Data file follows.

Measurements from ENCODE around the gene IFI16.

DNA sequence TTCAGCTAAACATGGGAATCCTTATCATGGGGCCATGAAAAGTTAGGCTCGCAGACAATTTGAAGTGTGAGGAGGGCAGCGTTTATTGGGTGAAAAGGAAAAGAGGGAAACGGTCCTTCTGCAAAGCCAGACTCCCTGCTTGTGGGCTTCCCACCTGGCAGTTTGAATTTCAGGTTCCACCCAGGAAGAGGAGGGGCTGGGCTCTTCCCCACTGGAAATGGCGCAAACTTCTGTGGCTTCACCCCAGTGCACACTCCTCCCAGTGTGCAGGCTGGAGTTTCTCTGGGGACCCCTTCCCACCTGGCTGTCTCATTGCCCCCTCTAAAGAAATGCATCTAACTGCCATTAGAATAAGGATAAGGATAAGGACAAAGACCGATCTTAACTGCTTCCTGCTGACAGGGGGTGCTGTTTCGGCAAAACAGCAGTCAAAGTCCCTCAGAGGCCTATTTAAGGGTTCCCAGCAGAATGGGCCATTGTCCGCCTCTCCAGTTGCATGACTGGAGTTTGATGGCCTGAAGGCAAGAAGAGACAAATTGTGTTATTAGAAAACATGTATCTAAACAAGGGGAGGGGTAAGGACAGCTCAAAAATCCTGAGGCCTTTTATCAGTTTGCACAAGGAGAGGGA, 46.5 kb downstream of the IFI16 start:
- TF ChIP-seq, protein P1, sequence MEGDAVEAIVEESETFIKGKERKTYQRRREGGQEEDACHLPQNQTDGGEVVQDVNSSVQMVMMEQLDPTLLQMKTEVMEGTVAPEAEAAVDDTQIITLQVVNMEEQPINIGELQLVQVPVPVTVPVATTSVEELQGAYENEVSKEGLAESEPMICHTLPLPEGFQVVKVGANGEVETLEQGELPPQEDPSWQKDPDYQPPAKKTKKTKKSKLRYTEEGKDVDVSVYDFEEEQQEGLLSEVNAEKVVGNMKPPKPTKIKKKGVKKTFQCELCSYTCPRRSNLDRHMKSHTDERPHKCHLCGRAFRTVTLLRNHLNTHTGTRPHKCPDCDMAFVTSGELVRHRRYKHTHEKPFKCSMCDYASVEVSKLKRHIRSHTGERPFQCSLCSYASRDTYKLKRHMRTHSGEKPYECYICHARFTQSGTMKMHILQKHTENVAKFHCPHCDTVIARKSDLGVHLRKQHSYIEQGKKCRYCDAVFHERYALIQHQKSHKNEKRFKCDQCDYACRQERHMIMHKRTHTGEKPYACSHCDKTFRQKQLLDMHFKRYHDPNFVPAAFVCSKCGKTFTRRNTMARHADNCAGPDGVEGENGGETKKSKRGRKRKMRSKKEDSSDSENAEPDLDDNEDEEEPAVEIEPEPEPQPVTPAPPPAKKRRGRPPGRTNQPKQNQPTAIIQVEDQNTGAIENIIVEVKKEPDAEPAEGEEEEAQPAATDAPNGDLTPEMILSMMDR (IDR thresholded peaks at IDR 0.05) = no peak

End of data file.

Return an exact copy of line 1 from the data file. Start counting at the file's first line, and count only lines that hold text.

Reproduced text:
Measurements from ENCODE around the gene IFI16.